However, we humans are very clever at disguising our need to be loved. In fact, we develop strong and effective defenses to avoid revealing what we too often perceive is a vulnerability. Reik notes, "We are all in a way ashamed to admit that we need to be loved, as if it were a confession of a hidden weakness or an expression of emotional immaturity." Our typical defense is to appear to others — and even to ourselves — that we are self-sufficient "while we are actually deeply insufficient in our emotional isolation." Our task as development professionals is to ignore the appearance and to pierce the armor of our donors’ self-sufficiency and to make ourselves vulnerable.

The Art of Loving could be used as a handbook for fund raising. Fromm has a good bit of advice for us: learning theory and its practice are not enough to master the art. The mastery must be "a matter of ultimate concern; there must be nothing else more important than the art [of loving]. Almost everything else is considered to be more important than love: success, prestige, money, power — almost all our energy is used for the learning of how to achieve these aims, and almost none to learn the art of loving."

Which brings me to my last point. I have often described development as a noble calling. Michael Novak in Business as a Calling, notes that a calling has certain preconditions. One is ability and, as Fromm as pointed out, we can master the art if it is our ultimate concern. Another is love, not just love of the results, but love of the struggles and frustrations as well. Third, it brings enjoyment and renewed energy. Last, a calling is not easy to discover.

When you discover your calling, I recommend you make an intentional decision to find an organization which will encourage you in your journey toward self-actualization. What do you look for? A chief executive who encourages you to assume leadership, to take risks, to be creative and expressive. A board of individuals committed to the mission who are willing to assume and share responsibility for the organization and who perceive development as an investment rather than a cost. A chief executive and board together who have a vision for the future and who look outward rather than inward.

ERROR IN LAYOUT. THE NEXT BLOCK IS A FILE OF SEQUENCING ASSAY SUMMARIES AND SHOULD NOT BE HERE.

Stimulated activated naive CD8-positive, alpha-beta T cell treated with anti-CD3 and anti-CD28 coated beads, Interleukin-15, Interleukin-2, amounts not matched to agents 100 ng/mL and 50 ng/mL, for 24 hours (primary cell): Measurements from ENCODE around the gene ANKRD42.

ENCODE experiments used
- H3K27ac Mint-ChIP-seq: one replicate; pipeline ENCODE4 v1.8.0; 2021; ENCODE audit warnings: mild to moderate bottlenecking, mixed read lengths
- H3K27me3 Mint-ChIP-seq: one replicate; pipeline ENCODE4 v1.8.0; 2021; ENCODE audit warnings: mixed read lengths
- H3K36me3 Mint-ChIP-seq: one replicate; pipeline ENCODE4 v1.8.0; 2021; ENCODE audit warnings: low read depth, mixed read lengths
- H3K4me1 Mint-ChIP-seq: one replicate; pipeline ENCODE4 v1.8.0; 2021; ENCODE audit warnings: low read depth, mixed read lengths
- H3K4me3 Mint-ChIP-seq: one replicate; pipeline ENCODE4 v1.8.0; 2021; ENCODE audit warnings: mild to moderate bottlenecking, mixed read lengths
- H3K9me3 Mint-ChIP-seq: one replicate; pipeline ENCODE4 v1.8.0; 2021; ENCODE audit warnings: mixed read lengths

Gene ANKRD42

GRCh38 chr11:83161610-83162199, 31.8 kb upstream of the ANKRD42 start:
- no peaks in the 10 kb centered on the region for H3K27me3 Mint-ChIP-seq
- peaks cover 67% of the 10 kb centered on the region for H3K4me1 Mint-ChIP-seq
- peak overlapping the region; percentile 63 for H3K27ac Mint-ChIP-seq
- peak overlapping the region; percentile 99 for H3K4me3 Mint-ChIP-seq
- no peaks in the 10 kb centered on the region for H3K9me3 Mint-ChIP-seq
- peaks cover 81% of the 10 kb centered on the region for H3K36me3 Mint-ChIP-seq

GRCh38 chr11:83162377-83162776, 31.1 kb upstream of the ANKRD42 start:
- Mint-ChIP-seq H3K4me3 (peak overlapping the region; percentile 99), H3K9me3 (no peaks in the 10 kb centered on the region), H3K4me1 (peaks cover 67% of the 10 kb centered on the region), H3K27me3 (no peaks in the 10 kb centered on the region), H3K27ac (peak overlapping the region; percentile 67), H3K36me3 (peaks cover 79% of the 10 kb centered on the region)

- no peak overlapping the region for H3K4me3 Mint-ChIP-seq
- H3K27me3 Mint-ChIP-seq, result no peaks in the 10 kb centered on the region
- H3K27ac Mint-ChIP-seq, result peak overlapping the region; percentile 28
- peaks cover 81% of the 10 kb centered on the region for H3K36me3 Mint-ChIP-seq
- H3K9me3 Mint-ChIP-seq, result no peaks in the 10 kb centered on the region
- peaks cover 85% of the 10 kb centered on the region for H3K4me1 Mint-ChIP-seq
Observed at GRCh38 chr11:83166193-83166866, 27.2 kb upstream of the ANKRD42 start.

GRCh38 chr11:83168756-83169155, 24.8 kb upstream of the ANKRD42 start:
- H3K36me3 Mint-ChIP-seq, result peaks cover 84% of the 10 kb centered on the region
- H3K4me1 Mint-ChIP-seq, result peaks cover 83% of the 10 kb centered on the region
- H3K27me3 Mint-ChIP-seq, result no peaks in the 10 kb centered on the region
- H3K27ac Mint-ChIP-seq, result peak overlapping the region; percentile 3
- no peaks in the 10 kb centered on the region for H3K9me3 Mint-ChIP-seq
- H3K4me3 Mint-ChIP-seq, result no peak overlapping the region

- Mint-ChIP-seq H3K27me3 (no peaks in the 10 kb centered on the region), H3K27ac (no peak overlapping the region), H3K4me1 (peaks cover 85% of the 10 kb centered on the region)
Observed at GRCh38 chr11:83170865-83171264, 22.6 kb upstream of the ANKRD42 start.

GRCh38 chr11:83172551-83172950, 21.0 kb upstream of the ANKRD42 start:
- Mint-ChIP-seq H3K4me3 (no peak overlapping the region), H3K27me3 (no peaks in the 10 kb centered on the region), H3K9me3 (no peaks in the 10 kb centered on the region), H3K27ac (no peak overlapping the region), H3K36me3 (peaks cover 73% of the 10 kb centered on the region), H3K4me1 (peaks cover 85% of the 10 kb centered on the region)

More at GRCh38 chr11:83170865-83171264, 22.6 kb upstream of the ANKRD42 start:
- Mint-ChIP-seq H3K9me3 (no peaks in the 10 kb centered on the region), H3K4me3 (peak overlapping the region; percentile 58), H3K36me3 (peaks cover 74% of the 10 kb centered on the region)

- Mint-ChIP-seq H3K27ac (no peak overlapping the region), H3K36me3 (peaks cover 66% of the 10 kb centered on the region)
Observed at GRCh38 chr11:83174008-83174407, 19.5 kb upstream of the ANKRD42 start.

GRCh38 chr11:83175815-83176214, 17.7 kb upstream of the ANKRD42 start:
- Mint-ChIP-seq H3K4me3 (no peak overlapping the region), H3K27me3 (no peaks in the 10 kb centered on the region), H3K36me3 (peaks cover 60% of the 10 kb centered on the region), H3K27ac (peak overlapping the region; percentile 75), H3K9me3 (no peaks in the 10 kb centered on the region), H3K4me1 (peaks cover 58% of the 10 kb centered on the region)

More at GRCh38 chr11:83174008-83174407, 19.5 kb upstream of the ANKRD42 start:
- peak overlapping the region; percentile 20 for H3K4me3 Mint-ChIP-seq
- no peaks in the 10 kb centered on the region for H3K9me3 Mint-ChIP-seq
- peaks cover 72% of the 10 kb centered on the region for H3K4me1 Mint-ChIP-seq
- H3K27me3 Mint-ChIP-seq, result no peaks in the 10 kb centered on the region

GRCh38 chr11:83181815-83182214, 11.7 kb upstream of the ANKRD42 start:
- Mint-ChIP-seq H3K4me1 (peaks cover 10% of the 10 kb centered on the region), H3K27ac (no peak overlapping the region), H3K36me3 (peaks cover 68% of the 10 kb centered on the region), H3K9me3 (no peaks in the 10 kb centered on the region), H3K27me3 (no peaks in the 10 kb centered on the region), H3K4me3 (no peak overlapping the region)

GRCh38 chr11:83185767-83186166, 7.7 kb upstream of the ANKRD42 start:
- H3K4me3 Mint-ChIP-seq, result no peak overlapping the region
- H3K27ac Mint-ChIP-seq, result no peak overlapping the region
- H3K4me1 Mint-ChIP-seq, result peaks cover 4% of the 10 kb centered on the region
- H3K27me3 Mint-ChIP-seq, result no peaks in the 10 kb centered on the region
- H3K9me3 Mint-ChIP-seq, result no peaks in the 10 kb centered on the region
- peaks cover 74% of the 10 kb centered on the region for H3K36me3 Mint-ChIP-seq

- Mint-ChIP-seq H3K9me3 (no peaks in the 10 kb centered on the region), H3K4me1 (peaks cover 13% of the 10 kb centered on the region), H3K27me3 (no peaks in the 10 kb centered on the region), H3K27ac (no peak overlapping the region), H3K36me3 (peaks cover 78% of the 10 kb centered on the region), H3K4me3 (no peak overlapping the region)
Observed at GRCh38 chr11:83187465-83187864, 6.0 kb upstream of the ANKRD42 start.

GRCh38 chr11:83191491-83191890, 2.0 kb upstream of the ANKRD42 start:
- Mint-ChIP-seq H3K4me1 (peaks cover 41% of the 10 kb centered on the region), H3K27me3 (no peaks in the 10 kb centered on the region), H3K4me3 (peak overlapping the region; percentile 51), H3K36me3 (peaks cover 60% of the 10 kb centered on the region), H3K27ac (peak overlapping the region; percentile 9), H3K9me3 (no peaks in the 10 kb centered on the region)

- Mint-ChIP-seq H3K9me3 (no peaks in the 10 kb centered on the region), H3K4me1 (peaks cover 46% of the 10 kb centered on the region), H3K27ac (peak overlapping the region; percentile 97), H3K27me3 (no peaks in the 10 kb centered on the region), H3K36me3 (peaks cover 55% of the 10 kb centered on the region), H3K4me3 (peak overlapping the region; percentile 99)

What do you do when you find such an organization? You stay — for a long time. You develop loving relationships that enrich your own life, as well as the organization and the people it serves. You will be rewarded financially, too. However, you will find personal satisfactions that far outweigh the financial remuneration. You will look back on a long career with gratitude for the achievements that together you were able to accomplish, the good that you were able to do.

Our firm is in the business of helping nonprofits succeed. Success depends equally upon the chief executive, the board and the development director. As a result, we also find ourselves in the matchmaking business: finding development professionals with the personal qualities that best match the characteristics of the organizations for which we work. The results of such matches are remarkable. If you hunger for this kind of relationship, we invite you to contact us.

In closing, think about these words of Fromm: "Man is gifted with reason; he is life being aware of itself , he has awareness, of his fellow man, of his past, and of the possibilities of his future. This awareness of himself as a separate entity, the awareness of his own short life span, of the fact that without his will he is born and against his will he dies, that he will die before those whom he loves, or they before him, the awareness of his aloneness and separateness, of his helplessness before the forces of nature and of society, all this makes his separate, disunited existence an unbearable prison. He would become insane could he not liberate himself from this prison and reach out, unite himself in some form or other with men, with the world outside." What an opportunity for liberation we have in our calling! Make the most of it for life is short indeed.

Suggested readings:

Fromm, Erich, The Art of Loving, Harper & Row, New York, 1956.

Novak, Michael, Business as a Calling, The Free Press, New York, 1996.

Reik, Theodore, The Need to Be Loved, Farrar, Strauss and Giroux, New York, 1963.

Michael R. Maude, ACFRE, FAHP
Partners In Philanthropy